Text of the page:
Good, I thought after the Bolts won a couple of games in a row. This was what we needed. Not a late playoff run, which seemed impossible at the time, but just a spell of good play to remind us that this team had talent and a good track record and they were capable of putting together a stretch of solid baseball, something we hadn’t seen in Crestwood through the season’s first half.
When they reached six straight wins in mid-August, it got more exciting. Were the playoffs a possibility still? Probably not; after all, they had only gained one game in the standings. But at that point, I think we were allowed to dream.
They lost the first game of a week-long homestand against Joliet, snapping the winning streak, but not, apparently, their confidence. They came back with two straight wins against the Slammers before taking the opener against River City. That Saturday, they went for their tenth win in their last eleven games, but came out flat. The capacity crowd at Standard Bank Stadium searched for something on the field to cheer for, but couldn’t find it as the ThunderBolts fell behind 2-0 and then 5-2.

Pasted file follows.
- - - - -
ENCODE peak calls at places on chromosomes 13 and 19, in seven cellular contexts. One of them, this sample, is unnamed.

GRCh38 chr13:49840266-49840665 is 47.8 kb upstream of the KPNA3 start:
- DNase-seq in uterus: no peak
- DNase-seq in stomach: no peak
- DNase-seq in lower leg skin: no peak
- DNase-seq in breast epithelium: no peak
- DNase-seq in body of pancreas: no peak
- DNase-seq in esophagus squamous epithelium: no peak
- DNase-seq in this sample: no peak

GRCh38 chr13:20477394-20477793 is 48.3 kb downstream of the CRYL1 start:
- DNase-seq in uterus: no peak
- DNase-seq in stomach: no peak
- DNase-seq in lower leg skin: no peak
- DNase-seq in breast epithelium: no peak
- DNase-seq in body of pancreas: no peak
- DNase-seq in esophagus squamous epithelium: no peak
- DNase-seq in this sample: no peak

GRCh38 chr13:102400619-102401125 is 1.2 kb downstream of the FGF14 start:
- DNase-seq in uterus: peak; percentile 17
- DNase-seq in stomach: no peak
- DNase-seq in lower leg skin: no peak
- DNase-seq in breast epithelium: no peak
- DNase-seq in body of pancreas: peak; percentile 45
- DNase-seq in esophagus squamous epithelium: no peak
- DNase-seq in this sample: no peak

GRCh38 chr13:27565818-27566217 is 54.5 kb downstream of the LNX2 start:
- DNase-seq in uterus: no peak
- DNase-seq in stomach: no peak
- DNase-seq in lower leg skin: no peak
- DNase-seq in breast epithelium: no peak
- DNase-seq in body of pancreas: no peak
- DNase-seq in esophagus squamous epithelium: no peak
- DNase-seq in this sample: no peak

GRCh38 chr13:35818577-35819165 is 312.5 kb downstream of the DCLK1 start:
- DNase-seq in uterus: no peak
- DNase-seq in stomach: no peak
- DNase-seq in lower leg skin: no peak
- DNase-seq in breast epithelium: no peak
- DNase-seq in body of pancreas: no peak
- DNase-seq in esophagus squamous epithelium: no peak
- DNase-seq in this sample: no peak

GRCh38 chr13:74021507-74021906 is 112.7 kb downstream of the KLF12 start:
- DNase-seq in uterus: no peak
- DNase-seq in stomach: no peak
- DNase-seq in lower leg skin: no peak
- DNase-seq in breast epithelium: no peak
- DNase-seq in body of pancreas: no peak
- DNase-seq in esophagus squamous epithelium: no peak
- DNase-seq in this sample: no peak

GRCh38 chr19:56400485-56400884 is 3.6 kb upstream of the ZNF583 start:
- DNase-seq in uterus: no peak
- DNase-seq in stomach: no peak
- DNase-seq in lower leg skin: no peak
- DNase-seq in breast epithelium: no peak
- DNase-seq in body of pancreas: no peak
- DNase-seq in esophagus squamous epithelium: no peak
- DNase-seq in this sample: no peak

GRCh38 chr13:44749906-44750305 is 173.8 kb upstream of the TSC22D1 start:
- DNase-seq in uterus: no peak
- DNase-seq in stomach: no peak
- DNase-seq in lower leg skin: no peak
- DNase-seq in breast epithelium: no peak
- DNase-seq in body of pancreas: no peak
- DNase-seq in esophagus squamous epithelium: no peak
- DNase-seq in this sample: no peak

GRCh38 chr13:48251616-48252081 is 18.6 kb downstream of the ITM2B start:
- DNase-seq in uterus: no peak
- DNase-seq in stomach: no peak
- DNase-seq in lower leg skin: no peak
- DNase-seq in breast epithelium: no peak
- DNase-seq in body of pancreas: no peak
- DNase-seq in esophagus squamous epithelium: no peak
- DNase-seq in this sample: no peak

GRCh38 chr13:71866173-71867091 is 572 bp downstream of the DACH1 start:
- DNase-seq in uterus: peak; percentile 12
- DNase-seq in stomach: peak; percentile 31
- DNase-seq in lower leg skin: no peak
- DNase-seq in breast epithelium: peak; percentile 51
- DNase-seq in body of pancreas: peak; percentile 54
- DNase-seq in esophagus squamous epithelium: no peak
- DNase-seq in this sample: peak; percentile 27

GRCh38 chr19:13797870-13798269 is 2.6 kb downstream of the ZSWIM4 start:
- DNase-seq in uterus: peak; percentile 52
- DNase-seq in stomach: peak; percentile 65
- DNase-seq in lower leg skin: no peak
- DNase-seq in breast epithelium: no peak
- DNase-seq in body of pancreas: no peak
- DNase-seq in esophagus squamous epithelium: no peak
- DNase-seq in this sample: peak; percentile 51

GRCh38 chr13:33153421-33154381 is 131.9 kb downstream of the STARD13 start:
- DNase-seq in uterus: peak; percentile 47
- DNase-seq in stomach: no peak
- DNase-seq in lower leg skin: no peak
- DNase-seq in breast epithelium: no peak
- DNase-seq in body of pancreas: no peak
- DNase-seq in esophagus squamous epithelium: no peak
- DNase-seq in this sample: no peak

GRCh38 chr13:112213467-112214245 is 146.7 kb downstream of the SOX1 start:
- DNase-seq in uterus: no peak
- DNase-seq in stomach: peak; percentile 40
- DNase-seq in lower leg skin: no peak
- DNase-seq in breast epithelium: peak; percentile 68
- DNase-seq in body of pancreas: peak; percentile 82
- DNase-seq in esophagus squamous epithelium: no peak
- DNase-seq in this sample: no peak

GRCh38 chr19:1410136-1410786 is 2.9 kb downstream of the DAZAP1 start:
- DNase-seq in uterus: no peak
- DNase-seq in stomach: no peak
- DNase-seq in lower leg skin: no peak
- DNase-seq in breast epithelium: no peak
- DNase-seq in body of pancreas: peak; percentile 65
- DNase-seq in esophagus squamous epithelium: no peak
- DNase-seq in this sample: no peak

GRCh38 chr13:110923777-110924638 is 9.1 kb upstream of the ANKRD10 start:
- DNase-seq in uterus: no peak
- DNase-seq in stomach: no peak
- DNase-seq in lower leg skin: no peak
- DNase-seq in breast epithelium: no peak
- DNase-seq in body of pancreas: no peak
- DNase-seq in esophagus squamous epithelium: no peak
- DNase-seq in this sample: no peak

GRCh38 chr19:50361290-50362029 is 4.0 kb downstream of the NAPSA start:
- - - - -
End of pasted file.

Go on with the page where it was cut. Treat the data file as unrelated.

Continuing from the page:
But then something happened to confirm that this wasn’t the same team from a month ago, the team that struggled to stay within ten games of breaking even.
The Bolts came back. They did so against a pitcher who hadn’t allowed a run in over a month. They scored four straight runs, culminating in a Kyle Robinson homer in the eighth that led to a 6-5 win.
The win moved the ThunderBolts record to the .500 mark for the first time all year. It took 80 games, but they made it. Perhaps even more importantly, it moved them just five games out of a playoff spot. For the first time, it seemed as though postseason play might be an actual possibility. A still very unlikely one, but a possibility nonetheless.